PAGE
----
How modern parents manage kids, jobs and everything in between.

As you read this story, you may be sitting in a cubicle, occasionally glancing over your shoulder to make sure the boss doesn’t catch you perusing a magazine during work hours.

Or maybe you’re on your back patio, hunched over a laptop and listening for the first peep from the baby monitor to warn you that nap time is almost over and you’d better finish up, pronto.

Or perhaps you’re with a group of parents at the park, chatting as you watch your little tyke climb the stairs to the slide, all the while worrying about not having a second income in one of the most expensive places in the United States: Orange County.

I have been all of these parents.

I’ve worked part-time, full time and not at all. I’ve worried about neglecting my kids and my work and about not earning enough money. I once nursed my infant daughter under a blanket while trying to co-teach a journalism class. (And she was enjoying the experience a little too loudly.)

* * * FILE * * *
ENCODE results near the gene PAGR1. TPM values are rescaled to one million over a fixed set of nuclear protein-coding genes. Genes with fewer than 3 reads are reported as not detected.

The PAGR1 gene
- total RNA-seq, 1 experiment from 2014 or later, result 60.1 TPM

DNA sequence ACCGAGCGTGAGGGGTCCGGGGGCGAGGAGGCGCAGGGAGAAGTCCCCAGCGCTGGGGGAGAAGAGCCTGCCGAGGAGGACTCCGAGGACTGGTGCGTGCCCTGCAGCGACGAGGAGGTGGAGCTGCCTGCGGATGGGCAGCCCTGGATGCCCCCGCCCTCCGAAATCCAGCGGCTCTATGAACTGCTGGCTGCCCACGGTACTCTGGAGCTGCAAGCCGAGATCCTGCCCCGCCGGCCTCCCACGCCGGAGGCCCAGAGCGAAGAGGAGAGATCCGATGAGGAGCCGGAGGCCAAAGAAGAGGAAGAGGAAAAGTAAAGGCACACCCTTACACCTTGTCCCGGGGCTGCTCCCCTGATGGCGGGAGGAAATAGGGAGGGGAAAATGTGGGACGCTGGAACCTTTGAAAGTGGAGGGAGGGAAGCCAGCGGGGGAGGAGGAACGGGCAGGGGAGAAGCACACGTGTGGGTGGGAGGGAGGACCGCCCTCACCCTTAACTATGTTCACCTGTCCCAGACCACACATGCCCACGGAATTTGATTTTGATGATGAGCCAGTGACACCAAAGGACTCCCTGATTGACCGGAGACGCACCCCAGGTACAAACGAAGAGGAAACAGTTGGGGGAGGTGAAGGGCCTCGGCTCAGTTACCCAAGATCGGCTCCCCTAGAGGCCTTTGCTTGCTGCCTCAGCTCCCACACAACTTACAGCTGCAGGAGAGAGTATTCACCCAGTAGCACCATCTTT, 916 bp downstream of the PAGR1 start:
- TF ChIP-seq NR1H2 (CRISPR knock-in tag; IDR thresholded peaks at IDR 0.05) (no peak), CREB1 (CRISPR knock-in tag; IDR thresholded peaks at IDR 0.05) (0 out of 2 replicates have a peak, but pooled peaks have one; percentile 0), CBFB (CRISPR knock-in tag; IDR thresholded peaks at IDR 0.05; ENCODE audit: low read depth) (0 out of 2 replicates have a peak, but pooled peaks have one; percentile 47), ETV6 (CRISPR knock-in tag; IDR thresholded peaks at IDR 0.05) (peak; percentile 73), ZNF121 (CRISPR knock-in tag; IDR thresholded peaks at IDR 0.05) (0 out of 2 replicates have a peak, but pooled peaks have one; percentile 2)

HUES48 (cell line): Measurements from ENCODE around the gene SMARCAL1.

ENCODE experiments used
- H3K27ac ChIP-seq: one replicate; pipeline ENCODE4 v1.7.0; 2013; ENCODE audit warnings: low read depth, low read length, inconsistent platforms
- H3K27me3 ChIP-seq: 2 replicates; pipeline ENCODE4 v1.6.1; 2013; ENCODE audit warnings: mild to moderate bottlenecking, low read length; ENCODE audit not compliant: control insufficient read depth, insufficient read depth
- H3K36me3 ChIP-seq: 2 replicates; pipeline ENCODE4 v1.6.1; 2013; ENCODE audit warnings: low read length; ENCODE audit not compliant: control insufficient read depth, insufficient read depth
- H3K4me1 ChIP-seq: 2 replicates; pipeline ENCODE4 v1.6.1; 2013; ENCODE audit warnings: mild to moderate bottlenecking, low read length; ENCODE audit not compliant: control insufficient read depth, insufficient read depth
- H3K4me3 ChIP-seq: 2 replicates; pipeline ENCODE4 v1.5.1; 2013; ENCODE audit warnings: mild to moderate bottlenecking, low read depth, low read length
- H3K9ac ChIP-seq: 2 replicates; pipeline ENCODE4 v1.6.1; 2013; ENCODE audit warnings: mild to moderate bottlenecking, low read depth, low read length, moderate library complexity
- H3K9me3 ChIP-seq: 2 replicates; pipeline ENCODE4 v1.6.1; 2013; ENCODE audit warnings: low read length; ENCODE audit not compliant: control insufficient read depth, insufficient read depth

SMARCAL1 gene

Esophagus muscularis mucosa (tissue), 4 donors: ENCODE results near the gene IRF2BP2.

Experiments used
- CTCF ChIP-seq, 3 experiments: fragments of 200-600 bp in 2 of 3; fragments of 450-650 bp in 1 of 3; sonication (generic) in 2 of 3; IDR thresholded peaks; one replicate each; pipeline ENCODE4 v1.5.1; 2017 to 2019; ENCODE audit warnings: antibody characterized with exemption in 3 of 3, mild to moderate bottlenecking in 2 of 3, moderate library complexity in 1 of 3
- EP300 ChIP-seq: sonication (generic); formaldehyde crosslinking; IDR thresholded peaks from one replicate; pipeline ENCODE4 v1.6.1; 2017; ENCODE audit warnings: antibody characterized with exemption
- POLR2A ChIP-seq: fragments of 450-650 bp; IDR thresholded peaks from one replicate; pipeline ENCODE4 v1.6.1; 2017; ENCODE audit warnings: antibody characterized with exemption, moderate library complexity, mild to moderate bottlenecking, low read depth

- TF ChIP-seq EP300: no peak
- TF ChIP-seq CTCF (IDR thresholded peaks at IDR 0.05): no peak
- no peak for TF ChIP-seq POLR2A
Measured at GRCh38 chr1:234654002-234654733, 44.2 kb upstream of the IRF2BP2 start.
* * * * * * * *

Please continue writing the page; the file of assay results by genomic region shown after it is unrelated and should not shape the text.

I worked full time at a real estate magazine while my kids fended for themselves at home (they were 11 and 13 by then) and tried to parent via texting. And I’ve lied about being sick so I could leave a job to see my daughter’s music recital.

All three scenarios may sound a bit ridiculous, but they happened, and I’m guessing that many of you have similar stories to share. Also, I realize that despite these situations, I am one of the lucky ones. I have a husband who works and does his share of the housework and childcare, and I have had jobs that I can leave (even if leaving required a lie) without getting fired.

My jobs have also allowed me to call in sick and still get paid, or even to work from home on occasion. I know many parents don’t have these benefits, and many struggle to balance childcare and work much more than I have had to do. How does all this fit together? Here’s a look at some of the trends:

More parents are working